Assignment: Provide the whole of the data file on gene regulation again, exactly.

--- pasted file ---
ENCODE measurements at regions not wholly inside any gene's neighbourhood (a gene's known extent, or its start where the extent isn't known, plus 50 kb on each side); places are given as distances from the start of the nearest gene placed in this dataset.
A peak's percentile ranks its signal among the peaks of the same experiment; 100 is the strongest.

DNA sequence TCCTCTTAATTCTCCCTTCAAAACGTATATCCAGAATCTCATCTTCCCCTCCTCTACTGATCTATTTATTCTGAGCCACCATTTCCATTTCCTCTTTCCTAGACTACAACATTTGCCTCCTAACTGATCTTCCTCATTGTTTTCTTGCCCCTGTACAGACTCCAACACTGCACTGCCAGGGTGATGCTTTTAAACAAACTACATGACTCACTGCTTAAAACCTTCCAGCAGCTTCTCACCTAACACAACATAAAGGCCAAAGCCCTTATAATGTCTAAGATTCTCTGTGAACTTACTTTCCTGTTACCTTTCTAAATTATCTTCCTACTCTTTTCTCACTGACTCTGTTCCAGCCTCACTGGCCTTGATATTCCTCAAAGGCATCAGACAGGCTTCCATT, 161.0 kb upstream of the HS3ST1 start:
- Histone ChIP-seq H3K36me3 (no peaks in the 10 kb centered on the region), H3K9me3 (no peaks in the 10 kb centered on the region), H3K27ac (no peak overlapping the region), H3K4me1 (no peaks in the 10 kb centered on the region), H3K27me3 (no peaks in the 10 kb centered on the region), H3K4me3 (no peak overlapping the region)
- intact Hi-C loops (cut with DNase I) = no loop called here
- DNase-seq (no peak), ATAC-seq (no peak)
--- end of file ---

ENCODE measurements at regions not wholly inside any gene's neighbourhood (a gene's known extent, or its start where the extent isn't known, plus 50 kb on each side); places are given as distances from the start of the nearest gene placed in this dataset.
A peak's percentile ranks its signal among the peaks of the same experiment; 100 is the strongest.

DNA sequence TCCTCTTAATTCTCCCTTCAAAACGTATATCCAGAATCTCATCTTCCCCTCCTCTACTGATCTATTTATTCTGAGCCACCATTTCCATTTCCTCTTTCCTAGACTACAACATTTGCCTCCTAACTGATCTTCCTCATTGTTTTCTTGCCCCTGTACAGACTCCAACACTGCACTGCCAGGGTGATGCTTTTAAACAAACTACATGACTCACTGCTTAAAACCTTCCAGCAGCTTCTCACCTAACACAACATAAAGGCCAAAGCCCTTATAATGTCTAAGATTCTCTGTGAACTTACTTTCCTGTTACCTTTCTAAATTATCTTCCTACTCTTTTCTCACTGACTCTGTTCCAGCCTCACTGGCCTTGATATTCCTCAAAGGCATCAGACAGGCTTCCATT, 161.0 kb upstream of the HS3ST1 start:
- Histone ChIP-seq H3K36me3 (no peaks in the 10 kb centered on the region), H3K9me3 (no peaks in the 10 kb centered on the region), H3K27ac (no peak overlapping the region), H3K4me1 (no peaks in the 10 kb centered on the region), H3K27me3 (no peaks in the 10 kb centered on the region), H3K4me3 (no peak overlapping the region)
- intact Hi-C loops (cut with DNase I) = no loop called here
- DNase-seq (no peak), ATAC-seq (no peak)